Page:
With so many different types of secure developments now all falling under the Community Housing Schemes Ombud Service Act, it’s important for homebuyers – and especially those buying for the first time – to be aware of the differences between Sectional Title and freehold properties in these schemes, and how these differences are likely to affect them in future.
“There is even a mixture of freehold and Sectional Title properties in certain gated estates now, while Sectional Title ownership is certainly not restricted to high-rise apartment buildings or townhouse complexes”, notes Andrew Schaefer, MD of leading property management company Trafalgar.
“However, no matter what they look like, the most important difference between Sectional Title and freehold property developments is the fact that in a Sectional Title scheme, you are buying a share in the common property in addition to your own apartment, townhouse or house.
“This common property includes the land on which the whole scheme is built, as well as gardens, parking, any other shared amenities and security equipment such as electric gates and fencing, CCTV and biometric scanners. And you will be liable to pay a monthly levy to cover the maintenance and repair of this common property, as well as certain other items.”
On the other hand, he says, when you buy a freehold or full title home, you acquire exclusive ownership of an entire property, including the land and any structures on it –although if it is in an estate, you will also have to pay a monthly levy to the homeowners’ association (HOA) to cover the maintenance and upkeep of common areas, roadways, and the security provisions. However, your personal homeowners’ insurance cover (HoC) will not be included in this levy.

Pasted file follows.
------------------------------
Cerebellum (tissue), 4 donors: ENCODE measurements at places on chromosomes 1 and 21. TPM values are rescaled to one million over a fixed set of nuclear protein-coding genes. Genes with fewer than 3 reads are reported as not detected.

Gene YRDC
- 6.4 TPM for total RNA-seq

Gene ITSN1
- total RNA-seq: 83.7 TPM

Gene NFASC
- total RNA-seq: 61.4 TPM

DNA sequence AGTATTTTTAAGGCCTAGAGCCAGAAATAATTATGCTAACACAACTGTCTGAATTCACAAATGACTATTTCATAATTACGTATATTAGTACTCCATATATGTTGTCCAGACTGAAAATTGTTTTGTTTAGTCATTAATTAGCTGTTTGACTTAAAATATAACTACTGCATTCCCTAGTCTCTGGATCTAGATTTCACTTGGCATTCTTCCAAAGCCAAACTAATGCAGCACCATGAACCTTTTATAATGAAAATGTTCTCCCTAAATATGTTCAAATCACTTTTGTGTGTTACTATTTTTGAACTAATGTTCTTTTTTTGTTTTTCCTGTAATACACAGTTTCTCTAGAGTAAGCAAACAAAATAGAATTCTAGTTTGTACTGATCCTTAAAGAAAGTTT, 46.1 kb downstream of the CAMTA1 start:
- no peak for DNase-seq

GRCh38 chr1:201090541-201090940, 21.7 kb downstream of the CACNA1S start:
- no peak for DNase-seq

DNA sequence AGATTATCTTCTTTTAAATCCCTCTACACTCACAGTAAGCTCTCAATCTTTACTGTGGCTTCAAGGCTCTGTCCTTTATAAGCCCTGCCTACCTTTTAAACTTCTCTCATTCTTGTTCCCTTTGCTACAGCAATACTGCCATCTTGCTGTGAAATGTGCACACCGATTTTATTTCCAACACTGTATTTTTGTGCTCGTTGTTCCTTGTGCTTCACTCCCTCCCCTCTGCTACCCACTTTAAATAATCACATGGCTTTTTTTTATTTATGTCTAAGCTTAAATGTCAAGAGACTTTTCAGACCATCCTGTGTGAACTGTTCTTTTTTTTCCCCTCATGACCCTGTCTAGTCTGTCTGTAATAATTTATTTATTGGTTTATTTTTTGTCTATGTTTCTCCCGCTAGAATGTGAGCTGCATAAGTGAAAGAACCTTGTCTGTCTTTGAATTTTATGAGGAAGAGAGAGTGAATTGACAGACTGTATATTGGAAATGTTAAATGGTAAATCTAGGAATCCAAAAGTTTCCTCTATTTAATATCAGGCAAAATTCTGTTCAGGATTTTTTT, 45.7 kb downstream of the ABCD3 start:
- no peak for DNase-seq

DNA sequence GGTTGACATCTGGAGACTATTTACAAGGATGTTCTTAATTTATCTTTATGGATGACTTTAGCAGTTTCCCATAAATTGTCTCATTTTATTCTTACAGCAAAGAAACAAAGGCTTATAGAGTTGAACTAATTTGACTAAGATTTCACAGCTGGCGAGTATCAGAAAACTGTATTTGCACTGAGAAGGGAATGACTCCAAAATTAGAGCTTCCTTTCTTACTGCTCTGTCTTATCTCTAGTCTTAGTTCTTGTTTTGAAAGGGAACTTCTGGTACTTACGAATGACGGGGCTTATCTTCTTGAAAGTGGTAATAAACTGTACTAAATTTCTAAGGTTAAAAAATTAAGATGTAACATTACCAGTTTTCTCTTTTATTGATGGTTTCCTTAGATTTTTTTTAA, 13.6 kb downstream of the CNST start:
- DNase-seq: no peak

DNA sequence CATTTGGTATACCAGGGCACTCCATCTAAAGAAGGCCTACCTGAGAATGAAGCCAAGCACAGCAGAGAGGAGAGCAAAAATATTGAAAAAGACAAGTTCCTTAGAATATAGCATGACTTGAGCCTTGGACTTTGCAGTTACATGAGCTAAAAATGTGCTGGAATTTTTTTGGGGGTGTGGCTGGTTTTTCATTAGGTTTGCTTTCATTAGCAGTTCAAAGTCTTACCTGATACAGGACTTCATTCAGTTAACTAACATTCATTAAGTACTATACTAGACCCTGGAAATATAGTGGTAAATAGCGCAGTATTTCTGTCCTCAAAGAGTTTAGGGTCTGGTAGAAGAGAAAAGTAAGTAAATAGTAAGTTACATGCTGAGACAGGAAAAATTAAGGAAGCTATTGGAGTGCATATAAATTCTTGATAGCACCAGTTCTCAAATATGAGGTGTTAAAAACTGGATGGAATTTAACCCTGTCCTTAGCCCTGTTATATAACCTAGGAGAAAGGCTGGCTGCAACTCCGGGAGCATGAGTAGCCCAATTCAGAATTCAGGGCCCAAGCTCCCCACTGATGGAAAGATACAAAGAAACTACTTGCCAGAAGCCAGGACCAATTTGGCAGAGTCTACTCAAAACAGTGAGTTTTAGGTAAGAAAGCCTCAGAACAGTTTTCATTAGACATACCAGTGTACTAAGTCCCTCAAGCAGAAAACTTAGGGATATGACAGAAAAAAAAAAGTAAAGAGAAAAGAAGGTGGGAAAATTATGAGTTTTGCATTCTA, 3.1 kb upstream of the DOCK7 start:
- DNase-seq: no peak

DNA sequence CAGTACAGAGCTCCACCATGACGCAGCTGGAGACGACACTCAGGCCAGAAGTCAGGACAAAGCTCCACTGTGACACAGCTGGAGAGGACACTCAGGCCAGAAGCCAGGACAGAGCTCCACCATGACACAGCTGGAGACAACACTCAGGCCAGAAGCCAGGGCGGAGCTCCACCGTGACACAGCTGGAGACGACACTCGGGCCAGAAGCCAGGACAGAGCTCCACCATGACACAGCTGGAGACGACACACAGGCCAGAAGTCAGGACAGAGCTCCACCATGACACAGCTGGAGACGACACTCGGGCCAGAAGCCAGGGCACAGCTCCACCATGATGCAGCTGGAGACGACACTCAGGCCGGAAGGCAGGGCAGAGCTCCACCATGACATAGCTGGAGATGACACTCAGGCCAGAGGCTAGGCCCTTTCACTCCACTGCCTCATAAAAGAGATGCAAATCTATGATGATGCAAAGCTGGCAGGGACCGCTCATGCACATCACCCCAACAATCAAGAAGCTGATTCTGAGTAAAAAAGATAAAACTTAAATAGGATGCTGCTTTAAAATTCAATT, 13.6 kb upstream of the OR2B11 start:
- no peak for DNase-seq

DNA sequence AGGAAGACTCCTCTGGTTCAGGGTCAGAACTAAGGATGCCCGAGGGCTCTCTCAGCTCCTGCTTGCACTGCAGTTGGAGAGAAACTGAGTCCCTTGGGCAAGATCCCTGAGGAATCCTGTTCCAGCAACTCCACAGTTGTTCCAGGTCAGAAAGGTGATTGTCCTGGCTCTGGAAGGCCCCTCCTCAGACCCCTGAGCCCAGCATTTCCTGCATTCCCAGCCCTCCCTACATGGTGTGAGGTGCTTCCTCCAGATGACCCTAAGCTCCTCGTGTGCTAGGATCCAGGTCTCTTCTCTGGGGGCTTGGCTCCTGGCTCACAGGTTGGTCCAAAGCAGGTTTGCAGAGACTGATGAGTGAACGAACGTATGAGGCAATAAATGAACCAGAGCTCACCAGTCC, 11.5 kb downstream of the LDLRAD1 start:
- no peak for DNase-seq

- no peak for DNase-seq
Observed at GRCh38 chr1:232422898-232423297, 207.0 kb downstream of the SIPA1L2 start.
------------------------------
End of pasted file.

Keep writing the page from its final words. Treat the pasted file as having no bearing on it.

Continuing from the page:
“Meanwhile, when it comes to home maintenance, owners in Sectional Title schemes are only responsible for any maintenance or repair needed inside their own unit and do not need to pay for HoC, only for insurance on the contents of their units. Exteriors and the common property are the responsibility of the body corporate, which must also ensure that the whole complex is adequately insured and pay the local authority for any services provided to the common property.”
Another major difference between Sectional Title and freehold ownership, Schaefer says, is who has control over what you can do with your property. “All community housing schemes have certain rules and policies that everyone must follow, but if you buy a freehold home, you will have more control over decisions related to the use of your own home. It will be easier to make additions or alterations, for example, or to decide what to plant in your garden or install a rooftop solar system. “In a Sectional Title scheme, all those decisions would have to be made by the body corporate, and there will most probably be additional rules regarding noise, parking, pets and the use of any shared amenities such as pools, laundries or tennis courts. You are also likely to live in closer proximity to your neighbours, which can create privacy issues.”
He notes that a third important distinction between Sectional Title and freehold properties is price. Sectional Title properties are often more affordable and thus accessible, especially for first-time buyers – although this is not always the case.
“There are luxury Sectional Title apartments in both Johannesburg and Cape Town, for example, that cost considerably more than large freehold homes in upmarket lifestyle estates.”
“And it is crucial to remember that the value of a home in any community housing scheme, as well as its resale potential, will be heavily influenced by the condition of the complex and good financial management on the part of either the body corporate or the HOA.
“So, while your choice between these property types will depend on your own budget and lifestyle preferences, it’s also essential to establish that any community housing scheme you are considering buying into is well run. And if you are buying into a new scheme, ensure the developer is reputable and has a good track record before you commit to the purchase.”
Writer: Meg Wilson